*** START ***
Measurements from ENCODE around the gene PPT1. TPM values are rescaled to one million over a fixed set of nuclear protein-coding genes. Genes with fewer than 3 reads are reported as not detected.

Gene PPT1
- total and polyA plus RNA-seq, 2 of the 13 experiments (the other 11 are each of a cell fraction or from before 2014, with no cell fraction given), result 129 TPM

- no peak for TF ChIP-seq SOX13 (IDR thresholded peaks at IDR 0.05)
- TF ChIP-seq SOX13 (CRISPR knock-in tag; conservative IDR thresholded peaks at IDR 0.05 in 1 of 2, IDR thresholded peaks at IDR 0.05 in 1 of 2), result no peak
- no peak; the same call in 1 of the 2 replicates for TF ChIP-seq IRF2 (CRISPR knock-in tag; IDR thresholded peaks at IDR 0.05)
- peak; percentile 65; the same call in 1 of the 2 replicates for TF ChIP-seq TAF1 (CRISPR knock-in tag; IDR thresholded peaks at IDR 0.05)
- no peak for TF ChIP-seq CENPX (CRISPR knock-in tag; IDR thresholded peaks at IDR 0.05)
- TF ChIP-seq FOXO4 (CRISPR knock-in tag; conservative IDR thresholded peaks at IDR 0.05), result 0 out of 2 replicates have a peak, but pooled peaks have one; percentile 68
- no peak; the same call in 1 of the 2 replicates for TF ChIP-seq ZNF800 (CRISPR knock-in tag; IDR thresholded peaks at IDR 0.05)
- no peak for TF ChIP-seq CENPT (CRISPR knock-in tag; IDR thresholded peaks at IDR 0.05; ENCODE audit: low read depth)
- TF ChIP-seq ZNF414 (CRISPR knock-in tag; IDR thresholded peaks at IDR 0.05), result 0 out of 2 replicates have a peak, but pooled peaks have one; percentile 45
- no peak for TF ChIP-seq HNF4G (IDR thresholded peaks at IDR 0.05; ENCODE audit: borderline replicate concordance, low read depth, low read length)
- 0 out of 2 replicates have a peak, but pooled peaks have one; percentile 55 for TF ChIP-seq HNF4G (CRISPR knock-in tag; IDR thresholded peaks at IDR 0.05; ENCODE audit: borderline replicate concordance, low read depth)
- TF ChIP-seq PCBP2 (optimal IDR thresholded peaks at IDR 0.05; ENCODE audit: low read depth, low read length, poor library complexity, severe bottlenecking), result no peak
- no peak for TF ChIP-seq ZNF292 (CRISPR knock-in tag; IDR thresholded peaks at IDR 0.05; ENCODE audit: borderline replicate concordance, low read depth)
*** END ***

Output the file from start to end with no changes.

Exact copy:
Measurements from ENCODE around the gene PPT1. TPM values are rescaled to one million over a fixed set of nuclear protein-coding genes. Genes with fewer than 3 reads are reported as not detected.

Gene PPT1
- total and polyA plus RNA-seq, 2 of the 13 experiments (the other 11 are each of a cell fraction or from before 2014, with no cell fraction given), result 129 TPM

- no peak for TF ChIP-seq SOX13 (IDR thresholded peaks at IDR 0.05)
- TF ChIP-seq SOX13 (CRISPR knock-in tag; conservative IDR thresholded peaks at IDR 0.05 in 1 of 2, IDR thresholded peaks at IDR 0.05 in 1 of 2), result no peak
- no peak; the same call in 1 of the 2 replicates for TF ChIP-seq IRF2 (CRISPR knock-in tag; IDR thresholded peaks at IDR 0.05)
- peak; percentile 65; the same call in 1 of the 2 replicates for TF ChIP-seq TAF1 (CRISPR knock-in tag; IDR thresholded peaks at IDR 0.05)
- no peak for TF ChIP-seq CENPX (CRISPR knock-in tag; IDR thresholded peaks at IDR 0.05)
- TF ChIP-seq FOXO4 (CRISPR knock-in tag; conservative IDR thresholded peaks at IDR 0.05), result 0 out of 2 replicates have a peak, but pooled peaks have one; percentile 68
- no peak; the same call in 1 of the 2 replicates for TF ChIP-seq ZNF800 (CRISPR knock-in tag; IDR thresholded peaks at IDR 0.05)
- no peak for TF ChIP-seq CENPT (CRISPR knock-in tag; IDR thresholded peaks at IDR 0.05; ENCODE audit: low read depth)
- TF ChIP-seq ZNF414 (CRISPR knock-in tag; IDR thresholded peaks at IDR 0.05), result 0 out of 2 replicates have a peak, but pooled peaks have one; percentile 45
- no peak for TF ChIP-seq HNF4G (IDR thresholded peaks at IDR 0.05; ENCODE audit: borderline replicate concordance, low read depth, low read length)
- 0 out of 2 replicates have a peak, but pooled peaks have one; percentile 55 for TF ChIP-seq HNF4G (CRISPR knock-in tag; IDR thresholded peaks at IDR 0.05; ENCODE audit: borderline replicate concordance, low read depth)
- TF ChIP-seq PCBP2 (optimal IDR thresholded peaks at IDR 0.05; ENCODE audit: low read depth, low read length, poor library complexity, severe bottlenecking), result no peak
- no peak for TF ChIP-seq ZNF292 (CRISPR knock-in tag; IDR thresholded peaks at IDR 0.05; ENCODE audit: borderline replicate concordance, low read depth)